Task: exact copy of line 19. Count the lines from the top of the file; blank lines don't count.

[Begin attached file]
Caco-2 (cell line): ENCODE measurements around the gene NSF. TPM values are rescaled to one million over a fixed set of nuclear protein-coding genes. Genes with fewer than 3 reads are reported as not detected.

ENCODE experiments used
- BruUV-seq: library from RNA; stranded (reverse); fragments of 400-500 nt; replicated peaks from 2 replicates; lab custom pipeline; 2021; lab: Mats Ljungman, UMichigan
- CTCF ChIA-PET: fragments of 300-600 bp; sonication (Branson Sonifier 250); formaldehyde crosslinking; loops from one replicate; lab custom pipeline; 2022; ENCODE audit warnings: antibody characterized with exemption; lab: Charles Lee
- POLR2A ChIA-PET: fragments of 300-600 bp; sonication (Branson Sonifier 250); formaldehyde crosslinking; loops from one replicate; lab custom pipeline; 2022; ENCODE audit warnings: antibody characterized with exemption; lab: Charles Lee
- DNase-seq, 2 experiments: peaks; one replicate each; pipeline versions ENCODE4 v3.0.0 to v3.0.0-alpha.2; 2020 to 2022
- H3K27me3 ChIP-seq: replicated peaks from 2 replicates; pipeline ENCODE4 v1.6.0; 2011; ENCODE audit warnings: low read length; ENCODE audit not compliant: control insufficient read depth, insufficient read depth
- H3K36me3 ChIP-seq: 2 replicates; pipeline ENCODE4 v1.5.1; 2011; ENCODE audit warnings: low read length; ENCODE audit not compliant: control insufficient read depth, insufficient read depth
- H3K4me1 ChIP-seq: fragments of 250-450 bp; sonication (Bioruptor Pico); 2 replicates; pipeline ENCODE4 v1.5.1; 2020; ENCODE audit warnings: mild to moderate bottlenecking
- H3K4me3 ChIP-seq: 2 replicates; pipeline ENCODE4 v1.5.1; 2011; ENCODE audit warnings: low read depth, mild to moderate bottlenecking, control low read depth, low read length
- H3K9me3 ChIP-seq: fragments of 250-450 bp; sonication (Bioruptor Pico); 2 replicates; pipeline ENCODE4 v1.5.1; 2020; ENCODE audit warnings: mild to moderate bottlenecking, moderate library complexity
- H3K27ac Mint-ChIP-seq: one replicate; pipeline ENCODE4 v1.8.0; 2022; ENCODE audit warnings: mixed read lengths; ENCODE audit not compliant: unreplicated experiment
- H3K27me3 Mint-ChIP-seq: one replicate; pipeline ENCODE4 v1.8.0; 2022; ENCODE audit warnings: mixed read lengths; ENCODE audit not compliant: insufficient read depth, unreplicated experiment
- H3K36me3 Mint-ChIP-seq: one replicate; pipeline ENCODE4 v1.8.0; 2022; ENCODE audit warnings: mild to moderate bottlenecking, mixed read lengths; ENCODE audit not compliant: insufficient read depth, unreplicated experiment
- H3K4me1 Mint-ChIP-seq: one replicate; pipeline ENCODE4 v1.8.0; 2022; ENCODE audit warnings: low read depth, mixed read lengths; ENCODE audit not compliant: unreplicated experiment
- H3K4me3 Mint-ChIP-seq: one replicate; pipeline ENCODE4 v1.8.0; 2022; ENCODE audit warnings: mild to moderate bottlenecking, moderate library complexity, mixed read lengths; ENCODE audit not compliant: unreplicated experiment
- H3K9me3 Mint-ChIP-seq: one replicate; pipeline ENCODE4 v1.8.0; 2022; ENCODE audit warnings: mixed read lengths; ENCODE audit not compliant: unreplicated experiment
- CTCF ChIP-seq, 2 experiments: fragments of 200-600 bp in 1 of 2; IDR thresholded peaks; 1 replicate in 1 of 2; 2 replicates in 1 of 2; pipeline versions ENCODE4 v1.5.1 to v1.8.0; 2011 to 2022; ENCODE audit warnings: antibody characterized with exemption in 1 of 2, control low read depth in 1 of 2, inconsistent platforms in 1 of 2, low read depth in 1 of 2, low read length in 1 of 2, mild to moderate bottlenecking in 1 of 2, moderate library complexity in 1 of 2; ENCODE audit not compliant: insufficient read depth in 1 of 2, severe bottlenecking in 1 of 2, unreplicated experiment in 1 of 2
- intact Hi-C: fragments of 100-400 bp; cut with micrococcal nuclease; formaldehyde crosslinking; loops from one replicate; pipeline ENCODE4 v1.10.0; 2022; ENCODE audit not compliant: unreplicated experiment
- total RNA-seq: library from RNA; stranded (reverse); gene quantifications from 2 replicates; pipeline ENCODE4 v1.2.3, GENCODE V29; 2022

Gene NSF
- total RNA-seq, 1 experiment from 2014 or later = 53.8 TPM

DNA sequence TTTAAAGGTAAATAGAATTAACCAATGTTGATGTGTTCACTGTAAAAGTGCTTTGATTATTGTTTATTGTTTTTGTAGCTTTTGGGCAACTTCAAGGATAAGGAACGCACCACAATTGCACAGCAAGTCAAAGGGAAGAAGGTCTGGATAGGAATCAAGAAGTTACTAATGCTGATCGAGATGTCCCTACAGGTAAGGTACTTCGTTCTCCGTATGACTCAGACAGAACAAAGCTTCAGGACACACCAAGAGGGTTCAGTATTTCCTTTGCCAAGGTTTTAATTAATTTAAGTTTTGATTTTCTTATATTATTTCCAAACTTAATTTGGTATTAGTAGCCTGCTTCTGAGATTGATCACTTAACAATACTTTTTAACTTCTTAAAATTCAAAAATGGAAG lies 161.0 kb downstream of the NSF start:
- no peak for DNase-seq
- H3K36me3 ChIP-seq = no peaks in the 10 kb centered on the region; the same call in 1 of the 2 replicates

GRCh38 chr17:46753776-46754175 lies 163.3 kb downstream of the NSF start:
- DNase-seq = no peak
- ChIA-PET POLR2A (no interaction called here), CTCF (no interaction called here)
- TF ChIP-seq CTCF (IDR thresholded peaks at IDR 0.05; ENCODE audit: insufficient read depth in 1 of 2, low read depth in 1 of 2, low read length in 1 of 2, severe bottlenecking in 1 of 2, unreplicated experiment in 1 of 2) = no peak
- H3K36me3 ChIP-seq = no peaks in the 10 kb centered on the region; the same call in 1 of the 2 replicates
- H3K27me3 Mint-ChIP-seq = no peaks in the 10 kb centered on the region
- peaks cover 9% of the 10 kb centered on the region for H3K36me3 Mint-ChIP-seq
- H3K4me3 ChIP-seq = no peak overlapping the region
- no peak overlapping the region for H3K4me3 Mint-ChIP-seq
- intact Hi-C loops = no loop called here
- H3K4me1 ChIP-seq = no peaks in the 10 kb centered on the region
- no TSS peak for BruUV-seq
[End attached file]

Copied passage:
- intact Hi-C: fragments of 100-400 bp; cut with micrococcal nuclease; formaldehyde crosslinking; loops from one replicate; pipeline ENCODE4 v1.10.0; 2022; ENCODE audit not compliant: unreplicated experiment